Rocking the Stasi

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Die Toten Hosen in 1989

When music captures the spirit of freedom it can cross any border. In 1961, Communist East Germany built a wall across Berlin, and tried to seal itself off from the West. But new research shows how concrete, barbed wire and a huge effort by the secret police, the Stasi, failed to silence the seductive beat of rock and roll and punk.

The rise of Beatlemania in the 1960s brought a scathing response from Walter Ulbricht, the leader of the German Democratic Republic (GDR).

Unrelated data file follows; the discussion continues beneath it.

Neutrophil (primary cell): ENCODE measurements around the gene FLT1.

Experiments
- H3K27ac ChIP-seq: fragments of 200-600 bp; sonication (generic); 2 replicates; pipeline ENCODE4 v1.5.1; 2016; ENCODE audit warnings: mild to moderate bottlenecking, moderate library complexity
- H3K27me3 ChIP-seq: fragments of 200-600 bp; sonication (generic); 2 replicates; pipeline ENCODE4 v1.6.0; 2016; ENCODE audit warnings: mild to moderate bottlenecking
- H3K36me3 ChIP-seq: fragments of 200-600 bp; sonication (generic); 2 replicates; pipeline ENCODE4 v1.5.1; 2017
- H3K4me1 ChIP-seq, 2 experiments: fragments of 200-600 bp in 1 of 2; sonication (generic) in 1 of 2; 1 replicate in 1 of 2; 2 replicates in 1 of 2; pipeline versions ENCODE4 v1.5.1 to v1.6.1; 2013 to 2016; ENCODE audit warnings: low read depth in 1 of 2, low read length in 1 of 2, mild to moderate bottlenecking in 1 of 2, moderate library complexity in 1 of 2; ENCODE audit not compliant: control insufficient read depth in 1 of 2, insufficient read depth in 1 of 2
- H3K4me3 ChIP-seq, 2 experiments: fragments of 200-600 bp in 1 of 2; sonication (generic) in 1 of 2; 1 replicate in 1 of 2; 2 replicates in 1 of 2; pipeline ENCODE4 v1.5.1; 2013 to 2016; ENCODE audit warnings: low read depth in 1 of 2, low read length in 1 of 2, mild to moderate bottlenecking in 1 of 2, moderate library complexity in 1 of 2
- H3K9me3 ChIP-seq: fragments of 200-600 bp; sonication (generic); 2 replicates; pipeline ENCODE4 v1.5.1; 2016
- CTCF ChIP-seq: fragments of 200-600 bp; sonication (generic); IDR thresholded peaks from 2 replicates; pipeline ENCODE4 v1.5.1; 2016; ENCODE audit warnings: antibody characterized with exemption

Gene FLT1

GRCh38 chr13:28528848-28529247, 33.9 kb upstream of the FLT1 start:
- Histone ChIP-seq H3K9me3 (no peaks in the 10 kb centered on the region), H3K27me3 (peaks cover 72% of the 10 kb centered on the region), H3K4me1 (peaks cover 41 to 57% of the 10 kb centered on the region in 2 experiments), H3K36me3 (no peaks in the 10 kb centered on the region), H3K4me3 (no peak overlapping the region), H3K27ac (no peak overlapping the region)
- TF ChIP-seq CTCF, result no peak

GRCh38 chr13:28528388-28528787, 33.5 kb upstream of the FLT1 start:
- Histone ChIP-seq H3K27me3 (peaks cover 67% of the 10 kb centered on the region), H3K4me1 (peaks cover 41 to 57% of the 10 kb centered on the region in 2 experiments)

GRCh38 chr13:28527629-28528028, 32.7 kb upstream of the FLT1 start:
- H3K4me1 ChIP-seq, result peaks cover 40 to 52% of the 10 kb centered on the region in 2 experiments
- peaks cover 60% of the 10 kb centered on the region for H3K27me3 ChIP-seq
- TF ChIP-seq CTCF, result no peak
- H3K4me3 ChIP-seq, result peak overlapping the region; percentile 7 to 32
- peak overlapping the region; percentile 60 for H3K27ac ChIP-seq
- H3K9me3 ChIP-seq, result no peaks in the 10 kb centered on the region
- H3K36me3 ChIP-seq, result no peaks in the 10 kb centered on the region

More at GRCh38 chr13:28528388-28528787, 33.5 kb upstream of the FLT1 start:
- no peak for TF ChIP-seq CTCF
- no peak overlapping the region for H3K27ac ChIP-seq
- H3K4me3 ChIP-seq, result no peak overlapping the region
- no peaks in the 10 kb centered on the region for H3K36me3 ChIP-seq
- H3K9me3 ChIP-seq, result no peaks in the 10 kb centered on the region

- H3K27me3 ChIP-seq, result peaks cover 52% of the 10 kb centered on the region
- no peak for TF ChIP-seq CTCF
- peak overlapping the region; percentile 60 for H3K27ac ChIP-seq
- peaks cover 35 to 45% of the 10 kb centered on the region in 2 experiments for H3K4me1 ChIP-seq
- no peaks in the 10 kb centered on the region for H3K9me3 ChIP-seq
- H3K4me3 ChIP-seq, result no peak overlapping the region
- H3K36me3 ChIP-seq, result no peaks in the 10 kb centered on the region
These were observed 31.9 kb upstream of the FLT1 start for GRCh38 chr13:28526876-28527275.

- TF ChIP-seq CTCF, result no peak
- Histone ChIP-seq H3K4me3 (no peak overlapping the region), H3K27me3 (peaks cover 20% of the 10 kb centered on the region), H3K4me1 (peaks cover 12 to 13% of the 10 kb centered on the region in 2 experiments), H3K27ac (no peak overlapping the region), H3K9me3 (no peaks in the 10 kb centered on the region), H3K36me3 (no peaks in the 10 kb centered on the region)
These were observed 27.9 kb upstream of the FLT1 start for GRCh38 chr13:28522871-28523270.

“Do we really have to copy all the rubbish that comes from the West… with all the monotony of their ‘Yeah, yeah, yeah,’” he sneered during one of his turgid speeches to the Communist Party faithful.

He was 70 years old and in some ways his comments weren’t so different from those of many Western politicians, says Dagmar Hovestaedt, a senior figure at the BStU, the organisation investigating the archives of the East German secret police, the Stasi.

“The older generation, the war generation, was aghast at what youth was doing,” she says.

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